Preferably the film material comprises a plurality of protrusions extending outwardly from the film surface and away from the body of the cleaning pad. Alternatively, or additionally, the film may comprise a plurality of apertures. The protrusions and/or apertures may be arranged in a pattern within the scrubbing strip. If so, the protrusions and/or apertures are preferably staggered relative to adjacent protrusions and/or apertures in order to enhance stain removing ability. Examples of preferred films are described in U.S. patent application 2005/0076936A1 (P&G case CM2790)

Cleaning kit for cleaning a hard surface:

The previously described cleaning substrate 1 is preferably used in combination with a cleaning implement. Therefore, in one embodiment, a cleaning kit for cleaning a hard surface comprises a cleaning implement, and a cleaning substrate 1 as described hereinbefore. An example of a preferred cleaning implement is shown in Fig. 4. The cleaning implement 6 comprises a handle 61, and a mop head 62 which is connected to said handle 61.

The cleaning substrate 1 can be used with either a cleaning implement 6 carrying a reservoir 63 of cleaning solution connected to a liquid delivery mechanism or with a cleaning implement 6 which does not have a liquid delivery mechanism. The liquid delivery mechanism can be any mechanism known in the art. Non-limiting examples of liquid delivery mechanism include electrically power pump, pressurized hand pump, aerosol mechanisms or gravity mechanism, such as the ones described in International patent application serial No. WO 01/22861, to Kunkler et al., published April 5, 2001, in International patent application Serial No. WO 00/27271, to Policicchio et al., published May 18, 2000, in U.S. Patent 5,779,155 to Ping et al., granted July 14, 1998, and in copending U.S. patent application serial No. 60/409,263 to Hofte et al filed September 9, 2002, all assigned to The Procter & Gamble Company. The liquid delivery mechanism is preferably in fluid communication with a nozzle 64 connected to the implement 6 and which is preferably located on the top surface 66 of the mop head. The liquid delivery mechanism can be actuated by a user by pulling or pushing on a trigger member 67 which is preferably located on the upper portion of the handle.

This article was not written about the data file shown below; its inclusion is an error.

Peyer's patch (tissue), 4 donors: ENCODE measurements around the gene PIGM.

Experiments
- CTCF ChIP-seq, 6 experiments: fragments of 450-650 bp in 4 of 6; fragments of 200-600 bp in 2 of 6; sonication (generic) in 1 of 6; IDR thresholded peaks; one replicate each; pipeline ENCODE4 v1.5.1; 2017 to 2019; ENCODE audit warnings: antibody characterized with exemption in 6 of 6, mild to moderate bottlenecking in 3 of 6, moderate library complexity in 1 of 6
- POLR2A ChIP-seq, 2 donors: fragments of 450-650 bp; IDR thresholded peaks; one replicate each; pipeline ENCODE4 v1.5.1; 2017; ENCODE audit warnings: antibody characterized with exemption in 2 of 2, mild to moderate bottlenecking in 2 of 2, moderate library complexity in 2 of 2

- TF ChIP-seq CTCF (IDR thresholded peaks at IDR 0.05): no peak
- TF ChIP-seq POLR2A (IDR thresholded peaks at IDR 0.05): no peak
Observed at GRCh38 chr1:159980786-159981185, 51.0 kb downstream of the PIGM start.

The cleaning substrate 1 can be removably attached about the mop head 62 of the implement 6 such that it is in contact with the hard surface during the cleaning operation. The cleaning substrate 1 can be releasably attached about the mop head 62 via any mechanism know in the art. Non-limiting examples of such mechanisms include grippers located on the top surface of the mop head which comprises a plurality of pie-shaped structures as described in U.S. Patent 6,305,046 to Kingry et al., granted October 23, 2001, as well as hook or loop fasteners located on the mop head to engage loop or hook fasteners located on the cleaning substrate 1 as described in International patent application Serial No. WO 00/27271, to Policicchio et al., published May 18, 2000. One skilled in the art will understand that when a cleaning substrate 1 is attached to attachment structures located on the top surface 66 of the mop head 62 and when the mop head 62 includes a nozzle 64 for dispensing the cleaning solution which is adjacent to the leading edge of the mop head 62, the cleaning substrate 1 preferably comprises a notch on at least one of the edges of the pad or wipe, preferably on both the leading and trailing edges of the pad. The notch allows the nozzle 64 to dispense the cleaning solution on the hard surface without being obstructed by the pad. The use of such a notch is disclosed in International Patent Application Serial No. WO 00/27271, to Policicchio et al., published May 18, 2000.

Any cleaning composition typically used for cleaning hard surfaces may be used. Examples of cleaning composition suitable for use in the present invention are described in WO 00/27271 (The Procter & Gamble Company). One example of a suitable cleaning composition is a composition comprising 0.05% of a Cio alkyl polyglycoside, 3.00% ethanol, 1.0% of propylene glycol n-butyl ether, 0.01% of 2-amino-2-methyl-l-propanol, 0.06% perfume, some additional minor ingredients, and the remaining being water.

In one alternative embodiment, the cleaning substrate 1 of the present invention may be impregnated with a cleaning composition, to form a pre-moistened wipe.

Method of cleaning a hard surface:

In one embodiment, the present invention encompasses a method of cleaning a hard surface, preferably a floor surface, comprising the steps of (i) applying a cleaning composition to said hard surface, and (ii) wiping the hard surface with the cleaning substrate 1. In another highly preferred embodiment, the composition is sprayed onto the surface, and consequently wiped using a cleaning implement as described above. The benefits of the improved cleaning substrate 1 according to the present invention are shown in the following examples:

Examples:

The tough stain removal properties of the cleaning substrate of the present invention are assessed via image analysis.

Soil is prepared by mixing the following ingredients in a glass jar using a stir bar: 5Og acetone, 14g vegetable oil, 1Og clay, and 2.5g carbon black.. Agitate prior to use.